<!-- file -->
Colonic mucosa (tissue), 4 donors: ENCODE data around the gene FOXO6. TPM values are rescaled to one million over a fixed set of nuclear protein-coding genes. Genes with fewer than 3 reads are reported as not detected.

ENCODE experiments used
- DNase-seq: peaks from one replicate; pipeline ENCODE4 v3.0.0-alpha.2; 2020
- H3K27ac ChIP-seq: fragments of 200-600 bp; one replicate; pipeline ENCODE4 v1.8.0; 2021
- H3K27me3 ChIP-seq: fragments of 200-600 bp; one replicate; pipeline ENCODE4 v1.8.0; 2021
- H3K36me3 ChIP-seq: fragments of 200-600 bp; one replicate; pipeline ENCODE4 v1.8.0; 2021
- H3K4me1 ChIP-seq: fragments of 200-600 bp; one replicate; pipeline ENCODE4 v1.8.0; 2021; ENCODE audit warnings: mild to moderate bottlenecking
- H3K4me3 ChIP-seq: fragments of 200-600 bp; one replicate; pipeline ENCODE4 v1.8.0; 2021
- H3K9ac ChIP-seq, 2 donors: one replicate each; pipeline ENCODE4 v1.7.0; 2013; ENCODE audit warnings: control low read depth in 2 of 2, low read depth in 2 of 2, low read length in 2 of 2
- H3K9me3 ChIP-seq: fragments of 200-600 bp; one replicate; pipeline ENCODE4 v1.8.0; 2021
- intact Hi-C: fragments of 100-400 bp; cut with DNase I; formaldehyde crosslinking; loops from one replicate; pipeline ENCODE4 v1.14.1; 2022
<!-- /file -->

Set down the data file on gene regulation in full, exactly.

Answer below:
Colonic mucosa (tissue), 4 donors: ENCODE data around the gene FOXO6. TPM values are rescaled to one million over a fixed set of nuclear protein-coding genes. Genes with fewer than 3 reads are reported as not detected.

ENCODE experiments used
- DNase-seq: peaks from one replicate; pipeline ENCODE4 v3.0.0-alpha.2; 2020
- H3K27ac ChIP-seq: fragments of 200-600 bp; one replicate; pipeline ENCODE4 v1.8.0; 2021
- H3K27me3 ChIP-seq: fragments of 200-600 bp; one replicate; pipeline ENCODE4 v1.8.0; 2021
- H3K36me3 ChIP-seq: fragments of 200-600 bp; one replicate; pipeline ENCODE4 v1.8.0; 2021
- H3K4me1 ChIP-seq: fragments of 200-600 bp; one replicate; pipeline ENCODE4 v1.8.0; 2021; ENCODE audit warnings: mild to moderate bottlenecking
- H3K4me3 ChIP-seq: fragments of 200-600 bp; one replicate; pipeline ENCODE4 v1.8.0; 2021
- H3K9ac ChIP-seq, 2 donors: one replicate each; pipeline ENCODE4 v1.7.0; 2013; ENCODE audit warnings: control low read depth in 2 of 2, low read depth in 2 of 2, low read length in 2 of 2
- H3K9me3 ChIP-seq: fragments of 200-600 bp; one replicate; pipeline ENCODE4 v1.8.0; 2021
- intact Hi-C: fragments of 100-400 bp; cut with DNase I; formaldehyde crosslinking; loops from one replicate; pipeline ENCODE4 v1.14.1; 2022